The Telegraph
Since 1st March, 1999
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A very thin and blurred line separates insincerity and dissembling. It is impossible to decide which of these two faults a politician is guilty of when he repeatedly fails to match his words with his deeds. The chief minister of West Bengal, Mr Buddhadeb Bhattacharjee, has repeatedly expressed his disapproval and dismay at the prevailing state of affairs in West Bengal. To the chambers of commerce and to industrialists he has been forthright in his condemnation of the absence of work culture, of rallies and strikes that disrupt work and normal routine. He has said that these obstacles to investment in the state are features of the past. Things are now changing. He repeated all this again to the industrialists at the Confederation of Indian Industry meet in Calcutta on Friday. But the reality utterly belies Mr Bhattacharjee’s optimism and even makes one doubt his sincerity. In reality, nothing has changed. Rallies hold up traffic in Calcutta. Bandhs bring the state to a standstill with a monotonous regularity. Neither Rome — or to take an example nearer home — nor the Calcutta metro was built in a day but how long should industrialists wait before they feel certain that they can put their money where Mr Bhattacharjee’s mouth is'

It would be simplistic, of course, to make Mr Bhattacharjee alone responsible for what is really a collective and a societal failure. The people of West Bengal, inhabitants of a self-made cloud cuckoo land, continue to believe that they are superior to the rest of India and they do not need to work. They love rallies and bandhs. They enjoy adda when they are supposed to work. They are masters in the art of conjuring up bureaucratic red tape. Political parties, irrespective of their ideological colour, feed on these features and even nurture them. The Communist Party of India (Marxist), as the largest and the most powerful force, must take the lion’s share of the responsibility. But its opponents are no better. Political parties only reflect a deeper social malaise. It is nobody’s argument that society should be bereft of protest. But expressions of protest and dissent must be found other than those that inconvenience people and lead to loss of man-hours.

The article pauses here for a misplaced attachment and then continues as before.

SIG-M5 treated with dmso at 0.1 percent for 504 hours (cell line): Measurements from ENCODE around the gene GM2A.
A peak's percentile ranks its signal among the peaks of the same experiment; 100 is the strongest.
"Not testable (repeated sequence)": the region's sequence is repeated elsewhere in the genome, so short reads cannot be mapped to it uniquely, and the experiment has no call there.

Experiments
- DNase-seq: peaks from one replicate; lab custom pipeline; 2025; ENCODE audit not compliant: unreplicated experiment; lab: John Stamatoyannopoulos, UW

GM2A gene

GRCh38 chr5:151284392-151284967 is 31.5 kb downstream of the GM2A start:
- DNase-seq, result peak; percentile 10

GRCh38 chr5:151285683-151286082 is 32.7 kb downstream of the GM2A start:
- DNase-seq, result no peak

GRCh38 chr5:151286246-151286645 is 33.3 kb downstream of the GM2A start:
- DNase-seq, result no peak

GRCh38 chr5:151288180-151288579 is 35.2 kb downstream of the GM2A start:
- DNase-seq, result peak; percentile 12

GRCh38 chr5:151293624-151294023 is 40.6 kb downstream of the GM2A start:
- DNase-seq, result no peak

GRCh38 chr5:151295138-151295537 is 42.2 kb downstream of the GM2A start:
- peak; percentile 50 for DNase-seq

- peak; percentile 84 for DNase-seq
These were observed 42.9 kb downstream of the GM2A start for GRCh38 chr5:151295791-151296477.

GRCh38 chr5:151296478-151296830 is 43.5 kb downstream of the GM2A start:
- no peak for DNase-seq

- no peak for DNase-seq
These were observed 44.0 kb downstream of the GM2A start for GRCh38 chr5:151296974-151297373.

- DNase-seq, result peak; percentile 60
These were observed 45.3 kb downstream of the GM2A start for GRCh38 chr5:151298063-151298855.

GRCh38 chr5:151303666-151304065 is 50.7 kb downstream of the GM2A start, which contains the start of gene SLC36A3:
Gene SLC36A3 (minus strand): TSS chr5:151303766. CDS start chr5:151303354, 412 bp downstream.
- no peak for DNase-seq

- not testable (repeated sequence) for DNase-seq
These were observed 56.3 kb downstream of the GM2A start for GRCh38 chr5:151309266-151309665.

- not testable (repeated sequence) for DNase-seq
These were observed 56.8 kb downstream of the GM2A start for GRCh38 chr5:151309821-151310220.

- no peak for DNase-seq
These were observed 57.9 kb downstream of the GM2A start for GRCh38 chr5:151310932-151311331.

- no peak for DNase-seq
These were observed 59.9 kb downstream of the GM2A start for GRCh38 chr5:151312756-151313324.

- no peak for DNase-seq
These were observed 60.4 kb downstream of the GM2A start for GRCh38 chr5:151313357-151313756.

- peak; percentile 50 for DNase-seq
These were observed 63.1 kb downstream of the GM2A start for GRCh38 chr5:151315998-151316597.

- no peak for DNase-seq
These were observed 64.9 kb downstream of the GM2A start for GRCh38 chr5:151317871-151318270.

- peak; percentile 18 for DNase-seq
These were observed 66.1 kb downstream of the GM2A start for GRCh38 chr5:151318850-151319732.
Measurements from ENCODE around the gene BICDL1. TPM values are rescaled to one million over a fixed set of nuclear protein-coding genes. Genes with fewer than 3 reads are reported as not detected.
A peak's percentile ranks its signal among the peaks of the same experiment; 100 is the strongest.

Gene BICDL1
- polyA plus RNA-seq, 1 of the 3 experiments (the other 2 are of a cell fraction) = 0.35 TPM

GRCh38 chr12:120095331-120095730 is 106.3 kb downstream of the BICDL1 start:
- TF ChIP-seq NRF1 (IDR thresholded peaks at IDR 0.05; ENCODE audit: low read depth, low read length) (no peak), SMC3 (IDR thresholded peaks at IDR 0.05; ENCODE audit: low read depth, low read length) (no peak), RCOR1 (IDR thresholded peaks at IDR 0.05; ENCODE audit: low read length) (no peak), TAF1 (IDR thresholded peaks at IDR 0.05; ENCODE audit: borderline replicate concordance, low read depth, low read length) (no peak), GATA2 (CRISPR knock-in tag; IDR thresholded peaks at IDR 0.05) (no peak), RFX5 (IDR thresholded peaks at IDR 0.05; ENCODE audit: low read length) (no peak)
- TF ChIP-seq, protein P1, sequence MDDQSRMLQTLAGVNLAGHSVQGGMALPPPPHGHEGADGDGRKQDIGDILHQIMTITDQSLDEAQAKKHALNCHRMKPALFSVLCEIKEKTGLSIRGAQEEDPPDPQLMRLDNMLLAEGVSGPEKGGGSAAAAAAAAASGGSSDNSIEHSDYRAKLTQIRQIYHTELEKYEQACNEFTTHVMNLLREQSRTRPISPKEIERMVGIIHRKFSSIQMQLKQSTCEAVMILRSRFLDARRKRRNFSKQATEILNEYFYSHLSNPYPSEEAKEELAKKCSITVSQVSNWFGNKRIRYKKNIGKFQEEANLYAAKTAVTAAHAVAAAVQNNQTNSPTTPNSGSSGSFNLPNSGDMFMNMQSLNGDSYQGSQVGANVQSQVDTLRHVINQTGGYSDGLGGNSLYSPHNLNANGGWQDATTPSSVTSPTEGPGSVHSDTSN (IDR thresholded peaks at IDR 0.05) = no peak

Mr Bhattacharjee, if he so wants, can make society his alibi. But because he is keen to be the architect of a new and vibrant West Bengal, he can always set a personal example. He can stop addressing rallies held on working days. He can ask his cabinet colleagues to do the same even if he cannot persuade the apparatchiki in Alimuddin Street to stop calling strikes and organizing rallies that disrupt. To resurrect work culture, Mr Bhattacharjee can begin by reducing the number of holidays. Such an effort on his part will confirm his sincerity and also enable him to open negotiations with other political parties for devising newer forms of protest. In the absence of such an initiative, Mr Bhattacharjee, despite his best intentions, will continue only to say the same things till the investors go home, and make people suspicious that he has crossed the line between insincerity and dissembling. The increase in tedium will only be matched then by the loss of goodwill.

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